Carol Anderson’s book White Rage is surprisingly brief — only about 165 pages — but it is as powerful as a vaccine. If you read it, you won’t be able to look at American history (or your own education) in the same way again.
The premise of Anderson’s work is that, ever since slavery ended. it has been the business of white Americans to keep the black population comfortably uneducated, ill-housed, un-or underpaid, and — if that fails — incarcerated. Each time African-Americans refuse to live in these conditions and push a step forward for equality and justice, for themselves and their children, there is a rage-filled backlash as white Americans use any means possible — the courts, personal resistance, riots and violence — to roll that progress backward.
Anderson discusses the Black Codes that came into existence during Reconstruction, codes that essentially rebuilt slavery. She demonstrates the shocking ways southern employers prevented black workers from migrating to the north in search of better jobs, even when that prevention meant slowing transportation in a nation at war. She shows the massive resistance to Brown v. Topeka Board of Education, and the way that decision was carefully, deliberately gutted and made meaningless. She shows a nation that would rather destroy its pride and glory — its free education — than give it to all its citizens. And is it surprising that the states that resisted Brown the longest and the hardest are now the lowest-ranking in public education?
Anderson traces the less-discussed part of the Iran-Contra affair, the part where Reagan and Oliver North flooded inner cities (which means black communities) with cocaine so they could secretly fund anti-Sandinista terrorists: the source and beginning of the “war on drugs.” (That sounds like such a conspiracy theory as I write it out, but it actually happened.) She touches on mass incarceration and housing discrimination. And she talks about the meaning of a black president, and the way voter disenfranchisement efforts ramped up when Obama was elected.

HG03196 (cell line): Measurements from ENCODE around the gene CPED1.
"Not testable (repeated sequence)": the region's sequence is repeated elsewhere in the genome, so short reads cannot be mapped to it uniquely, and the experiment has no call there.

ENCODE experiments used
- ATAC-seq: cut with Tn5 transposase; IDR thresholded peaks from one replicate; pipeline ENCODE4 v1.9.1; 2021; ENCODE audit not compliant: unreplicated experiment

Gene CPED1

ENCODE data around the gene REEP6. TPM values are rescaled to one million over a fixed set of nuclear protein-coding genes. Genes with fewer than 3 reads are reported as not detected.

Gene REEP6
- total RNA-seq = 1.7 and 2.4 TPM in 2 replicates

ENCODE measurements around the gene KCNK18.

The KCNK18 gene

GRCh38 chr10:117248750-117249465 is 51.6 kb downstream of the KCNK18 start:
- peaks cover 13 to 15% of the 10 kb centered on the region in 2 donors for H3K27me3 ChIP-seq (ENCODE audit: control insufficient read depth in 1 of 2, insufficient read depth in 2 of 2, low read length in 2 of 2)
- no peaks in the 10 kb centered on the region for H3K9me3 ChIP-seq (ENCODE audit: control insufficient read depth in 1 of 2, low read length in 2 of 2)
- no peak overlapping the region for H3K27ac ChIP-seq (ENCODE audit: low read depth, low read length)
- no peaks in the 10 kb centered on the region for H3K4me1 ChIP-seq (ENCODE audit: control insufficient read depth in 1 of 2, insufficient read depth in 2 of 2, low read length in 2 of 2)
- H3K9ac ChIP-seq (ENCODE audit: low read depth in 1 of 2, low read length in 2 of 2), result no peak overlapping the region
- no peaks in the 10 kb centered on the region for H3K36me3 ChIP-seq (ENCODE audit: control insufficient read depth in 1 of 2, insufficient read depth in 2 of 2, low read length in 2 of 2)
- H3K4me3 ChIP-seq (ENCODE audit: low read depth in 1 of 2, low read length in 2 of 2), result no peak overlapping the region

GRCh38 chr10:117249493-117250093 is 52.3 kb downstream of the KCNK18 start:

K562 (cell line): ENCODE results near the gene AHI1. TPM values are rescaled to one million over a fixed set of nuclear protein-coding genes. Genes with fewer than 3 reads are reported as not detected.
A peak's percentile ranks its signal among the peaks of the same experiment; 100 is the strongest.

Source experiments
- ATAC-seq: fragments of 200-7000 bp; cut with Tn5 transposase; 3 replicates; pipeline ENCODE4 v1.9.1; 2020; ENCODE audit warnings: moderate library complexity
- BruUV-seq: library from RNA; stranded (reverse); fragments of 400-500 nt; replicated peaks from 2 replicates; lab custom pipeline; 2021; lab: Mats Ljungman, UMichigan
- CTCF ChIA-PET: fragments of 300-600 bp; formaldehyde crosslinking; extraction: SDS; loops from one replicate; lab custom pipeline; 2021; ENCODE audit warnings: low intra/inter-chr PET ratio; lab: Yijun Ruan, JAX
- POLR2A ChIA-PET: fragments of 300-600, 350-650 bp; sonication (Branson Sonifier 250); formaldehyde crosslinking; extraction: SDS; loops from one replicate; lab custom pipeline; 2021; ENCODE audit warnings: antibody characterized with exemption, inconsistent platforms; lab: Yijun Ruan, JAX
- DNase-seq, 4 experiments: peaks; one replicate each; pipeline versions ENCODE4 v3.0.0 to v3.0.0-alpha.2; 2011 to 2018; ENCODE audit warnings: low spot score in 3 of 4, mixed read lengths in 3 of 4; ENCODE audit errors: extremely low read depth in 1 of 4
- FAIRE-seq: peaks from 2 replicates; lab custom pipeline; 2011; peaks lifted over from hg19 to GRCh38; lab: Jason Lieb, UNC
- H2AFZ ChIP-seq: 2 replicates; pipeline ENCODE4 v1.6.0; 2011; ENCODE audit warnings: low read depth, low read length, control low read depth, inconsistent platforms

I will tell you right now that I am an educated person who reads the news and I did not know most of the information in this book. This was nothing I was ever taught or told. In school, we were given a narrative of progress, with Jim Crow being a speed bump on the way. Anderson’s history, which dives into white motivations not just for resistance but for rape, riot, and murder, was both far darker and far truer. Perhaps the hardest part for me (as when I read Michelle Alexander’s The New Jim Crow) was reading about Supreme Court cases that were obviously, egregiously unjust. I think I still have corners of naiveté that allow me to believe that the highest court of the land shouldn’t be made up of humans with the prejudices of their time.
Knowing this kind of history is so crucial. You hear people all the time talking about “the legacy of slavery” (or worse, “I didn’t own slaves,”) as if the last time some injustice was done was in 1864, so cheer up, guys! This is just not the case. Injustice has been happening all along and is happening right now.
It would be easy to become paralyzed or overwhelmed by this kind of a book. It took me much longer to read than a 165-page book usually would, both because it is very sad and because it is dense (Anderson is a historian at Emory and gives us another 30 pages of footnotes.) But I recommend it to every single American (and international readers too, but this is very much focused on US systemic racism.) It is an extremely powerful book, clearly written, forceful, and unblinking. I think it has huge value for every reader.